While Hillary Clinton was meeting with voters in Iowa on her second full day as a presidential candidate, Marco Rubio spent part of his discussing a tax policy white paper at a Washington think tank. The newly declared candidate joined with Utah Republican Mike Lee at the Heritage Foundation to talk about their proposal to reform the tax code, which has already become a point of contention in Rubio's nascent presidential campaign.
The plan Rubio and Lee have introduced would accomplish a few big things: simplifying the income tax code into two brackets at 15 percent and 35 percent; eliminating most deductions except those for mortgage interest and charitable contributions; consolidate business tax rates to one rate, 25 percent; and an increase to the child tax credit to $2,500 per child.
There are plenty lines of attack against the plan from the left, but the proposal has earned criticism from the right, as well. The Wall Street Journal editorial page, which largely shares the Florida Republican’s views on foreign policy and immigration, greeted Rubio’s entrance to the race with some skepticism. The paper's Tuesday editorial suggested the young Republican’s tax plan would be a departure from GOP standard-bearer Ronald Reagan.
Here’s the Journal:
With this proposal, Senator Rubio makes himself the party’s most visible ally of the “new” Republican idea that the Reagan tax-cutting agenda is a political dead end, and that the party now must redistribute revenue directly to middle-class families. It’s not clear how Candidate Rubio would hope to win a tax-credit bidding war with Hillary Clinton, who’d see and raise on the size of the credit and make it refundable to non-taxpayers. The Rubio tax credit looks like an obvious political gambit with no economic growth payoff.
Rubio took issue with that characterization at Heritage. “This is not a redistribution because this money doesn’t belong to the government in the first place,” he said. “What we recognize is that in our existing tax code, there is a penalty for those who are raising children.”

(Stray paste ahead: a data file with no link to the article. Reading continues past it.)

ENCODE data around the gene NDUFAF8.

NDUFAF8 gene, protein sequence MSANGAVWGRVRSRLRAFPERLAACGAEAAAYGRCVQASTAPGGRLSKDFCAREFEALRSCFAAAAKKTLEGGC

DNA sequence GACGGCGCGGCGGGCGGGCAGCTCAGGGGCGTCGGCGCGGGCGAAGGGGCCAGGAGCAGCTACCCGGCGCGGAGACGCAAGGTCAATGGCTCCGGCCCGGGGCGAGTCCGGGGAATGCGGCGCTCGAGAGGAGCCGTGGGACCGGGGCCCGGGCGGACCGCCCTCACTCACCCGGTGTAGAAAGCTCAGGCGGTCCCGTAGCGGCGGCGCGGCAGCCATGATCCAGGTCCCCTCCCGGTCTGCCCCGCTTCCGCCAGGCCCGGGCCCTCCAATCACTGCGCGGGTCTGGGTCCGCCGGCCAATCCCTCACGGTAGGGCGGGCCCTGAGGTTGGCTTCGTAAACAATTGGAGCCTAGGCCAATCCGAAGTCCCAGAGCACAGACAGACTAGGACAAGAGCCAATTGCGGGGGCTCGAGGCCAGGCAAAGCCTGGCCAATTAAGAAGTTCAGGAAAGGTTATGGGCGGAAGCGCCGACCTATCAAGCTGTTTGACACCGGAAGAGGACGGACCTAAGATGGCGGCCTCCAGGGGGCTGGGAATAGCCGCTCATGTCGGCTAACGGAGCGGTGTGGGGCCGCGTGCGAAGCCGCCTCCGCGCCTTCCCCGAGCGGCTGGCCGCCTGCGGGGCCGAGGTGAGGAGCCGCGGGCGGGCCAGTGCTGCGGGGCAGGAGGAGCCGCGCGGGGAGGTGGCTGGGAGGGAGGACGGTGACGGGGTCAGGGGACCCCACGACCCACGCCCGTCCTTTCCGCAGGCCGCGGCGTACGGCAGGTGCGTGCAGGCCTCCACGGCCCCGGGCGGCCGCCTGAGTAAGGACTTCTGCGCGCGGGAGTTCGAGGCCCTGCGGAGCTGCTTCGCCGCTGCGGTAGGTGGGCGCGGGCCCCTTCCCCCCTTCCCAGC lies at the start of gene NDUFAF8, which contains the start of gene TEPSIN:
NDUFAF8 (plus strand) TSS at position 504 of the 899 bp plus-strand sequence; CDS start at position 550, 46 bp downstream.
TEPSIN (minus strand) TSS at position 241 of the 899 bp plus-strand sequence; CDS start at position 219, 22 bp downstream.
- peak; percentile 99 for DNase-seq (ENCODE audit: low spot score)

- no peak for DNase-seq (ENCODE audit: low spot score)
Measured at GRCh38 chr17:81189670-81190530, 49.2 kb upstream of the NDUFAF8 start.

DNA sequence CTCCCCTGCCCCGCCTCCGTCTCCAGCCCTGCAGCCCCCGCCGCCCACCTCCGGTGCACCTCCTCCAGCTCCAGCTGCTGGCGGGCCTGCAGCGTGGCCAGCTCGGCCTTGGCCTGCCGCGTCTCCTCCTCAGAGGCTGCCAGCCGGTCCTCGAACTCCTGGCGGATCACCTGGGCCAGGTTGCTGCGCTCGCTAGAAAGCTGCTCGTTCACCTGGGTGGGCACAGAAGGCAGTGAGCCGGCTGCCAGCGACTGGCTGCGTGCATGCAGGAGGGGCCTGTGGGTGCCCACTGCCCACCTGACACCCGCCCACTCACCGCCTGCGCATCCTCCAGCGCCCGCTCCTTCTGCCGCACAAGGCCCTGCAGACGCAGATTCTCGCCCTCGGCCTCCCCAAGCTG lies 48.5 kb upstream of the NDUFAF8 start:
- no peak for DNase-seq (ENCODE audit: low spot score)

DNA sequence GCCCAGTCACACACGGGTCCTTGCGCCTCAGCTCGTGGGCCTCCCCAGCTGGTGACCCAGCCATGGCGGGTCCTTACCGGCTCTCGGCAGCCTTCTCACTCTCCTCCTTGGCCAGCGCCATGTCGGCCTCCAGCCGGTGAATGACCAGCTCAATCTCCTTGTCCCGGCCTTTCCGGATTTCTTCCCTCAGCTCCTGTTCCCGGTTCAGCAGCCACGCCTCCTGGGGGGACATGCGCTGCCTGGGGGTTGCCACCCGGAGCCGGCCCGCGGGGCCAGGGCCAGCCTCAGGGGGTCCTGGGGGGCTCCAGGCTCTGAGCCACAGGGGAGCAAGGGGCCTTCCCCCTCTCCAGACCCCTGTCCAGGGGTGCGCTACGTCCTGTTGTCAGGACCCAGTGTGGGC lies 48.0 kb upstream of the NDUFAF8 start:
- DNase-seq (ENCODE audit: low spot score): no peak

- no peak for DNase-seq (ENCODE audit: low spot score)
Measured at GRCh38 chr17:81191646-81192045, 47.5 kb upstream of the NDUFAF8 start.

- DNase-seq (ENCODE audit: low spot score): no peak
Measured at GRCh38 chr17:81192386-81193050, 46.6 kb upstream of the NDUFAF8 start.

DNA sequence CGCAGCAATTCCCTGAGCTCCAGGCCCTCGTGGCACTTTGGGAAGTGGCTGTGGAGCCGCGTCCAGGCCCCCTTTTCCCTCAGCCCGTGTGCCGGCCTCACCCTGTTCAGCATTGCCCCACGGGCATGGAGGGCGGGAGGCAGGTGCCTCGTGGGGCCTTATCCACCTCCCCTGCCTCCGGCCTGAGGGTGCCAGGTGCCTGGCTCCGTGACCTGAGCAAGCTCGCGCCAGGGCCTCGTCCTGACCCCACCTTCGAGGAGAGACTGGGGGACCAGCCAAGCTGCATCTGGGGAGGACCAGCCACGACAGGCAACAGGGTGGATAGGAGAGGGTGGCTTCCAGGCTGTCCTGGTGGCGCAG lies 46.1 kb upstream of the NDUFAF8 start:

It’s an argument Lee has made numerous times: The tax code penalizes Americans who choose to have children, since the primary cost of raising those children (who are, in the eyes of the government, future taxpayers) falls on the parents. “Those who look at it as a bad thing try to describe the child tax credit as a subsidy, as a special-interest giveaway. It’s not. This is an offset to an existing penalty, to an inequity that exists under the current system,” Lee said at Heritage.
Some conservatives see tax credits as new, unpaid spending, preferring tax deductions as a way to reduce the burden on your average taxpayer. The political problem is there aren't a lot of people who can benefit from more or bigger tax deductions. Most middle-class Americans don’t itemize deductions on their tax returns, since the complexity of the code usually requires the services of a tax professional. The Tax Foundation estimated in 2010 that 70 percent of taxpayers would choose the standard deduction instead of itemizing. On the other hand, Lee has argued, the tax credit allows for any taxpaying parent to keep more money, even those who pay payroll taxes but don't make enough to pay income tax.
At Heritage, Rubio defended the credits in more philosophical terms. “One view is the government is entitled to a hundred percent of your money, and we’ll let you know how much of it you can keep. And the other view is, we’re entitled to a hundred percent of our money, but we understand we have to have a government, and we’re going to let you know how much we’re willing to send you,” Rubio said. “That’s the view that I adopt, the latter.”
Expect to hear that argument at a Republican primary debate stage soon.